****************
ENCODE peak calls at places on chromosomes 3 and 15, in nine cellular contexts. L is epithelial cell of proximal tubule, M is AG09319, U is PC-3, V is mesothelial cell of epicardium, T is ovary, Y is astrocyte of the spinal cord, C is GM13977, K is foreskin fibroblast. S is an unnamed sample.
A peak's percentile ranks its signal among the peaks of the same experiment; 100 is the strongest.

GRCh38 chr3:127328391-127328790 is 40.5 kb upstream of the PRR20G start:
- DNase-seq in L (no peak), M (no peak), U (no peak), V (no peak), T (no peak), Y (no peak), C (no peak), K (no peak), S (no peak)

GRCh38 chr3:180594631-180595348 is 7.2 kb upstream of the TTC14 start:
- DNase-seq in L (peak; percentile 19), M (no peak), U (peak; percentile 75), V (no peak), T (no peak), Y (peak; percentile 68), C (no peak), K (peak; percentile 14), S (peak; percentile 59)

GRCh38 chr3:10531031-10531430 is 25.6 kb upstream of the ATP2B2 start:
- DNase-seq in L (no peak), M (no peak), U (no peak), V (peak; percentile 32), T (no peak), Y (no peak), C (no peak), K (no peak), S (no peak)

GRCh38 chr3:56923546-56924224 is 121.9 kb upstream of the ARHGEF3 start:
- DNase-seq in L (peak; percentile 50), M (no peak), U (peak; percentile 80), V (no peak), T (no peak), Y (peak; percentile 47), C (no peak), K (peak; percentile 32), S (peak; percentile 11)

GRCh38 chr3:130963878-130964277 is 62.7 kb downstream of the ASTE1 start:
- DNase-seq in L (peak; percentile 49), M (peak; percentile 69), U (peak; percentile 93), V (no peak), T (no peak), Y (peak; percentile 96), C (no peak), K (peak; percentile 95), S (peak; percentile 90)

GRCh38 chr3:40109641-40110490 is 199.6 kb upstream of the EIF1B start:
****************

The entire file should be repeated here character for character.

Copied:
ENCODE peak calls at places on chromosomes 3 and 15, in nine cellular contexts. L is epithelial cell of proximal tubule, M is AG09319, U is PC-3, V is mesothelial cell of epicardium, T is ovary, Y is astrocyte of the spinal cord, C is GM13977, K is foreskin fibroblast. S is an unnamed sample.
A peak's percentile ranks its signal among the peaks of the same experiment; 100 is the strongest.

GRCh38 chr3:127328391-127328790 is 40.5 kb upstream of the PRR20G start:
- DNase-seq in L (no peak), M (no peak), U (no peak), V (no peak), T (no peak), Y (no peak), C (no peak), K (no peak), S (no peak)

GRCh38 chr3:180594631-180595348 is 7.2 kb upstream of the TTC14 start:
- DNase-seq in L (peak; percentile 19), M (no peak), U (peak; percentile 75), V (no peak), T (no peak), Y (peak; percentile 68), C (no peak), K (peak; percentile 14), S (peak; percentile 59)

GRCh38 chr3:10531031-10531430 is 25.6 kb upstream of the ATP2B2 start:
- DNase-seq in L (no peak), M (no peak), U (no peak), V (peak; percentile 32), T (no peak), Y (no peak), C (no peak), K (no peak), S (no peak)

GRCh38 chr3:56923546-56924224 is 121.9 kb upstream of the ARHGEF3 start:
- DNase-seq in L (peak; percentile 50), M (no peak), U (peak; percentile 80), V (no peak), T (no peak), Y (peak; percentile 47), C (no peak), K (peak; percentile 32), S (peak; percentile 11)

GRCh38 chr3:130963878-130964277 is 62.7 kb downstream of the ASTE1 start:
- DNase-seq in L (peak; percentile 49), M (peak; percentile 69), U (peak; percentile 93), V (no peak), T (no peak), Y (peak; percentile 96), C (no peak), K (peak; percentile 95), S (peak; percentile 90)

GRCh38 chr3:40109641-40110490 is 199.6 kb upstream of the EIF1B start: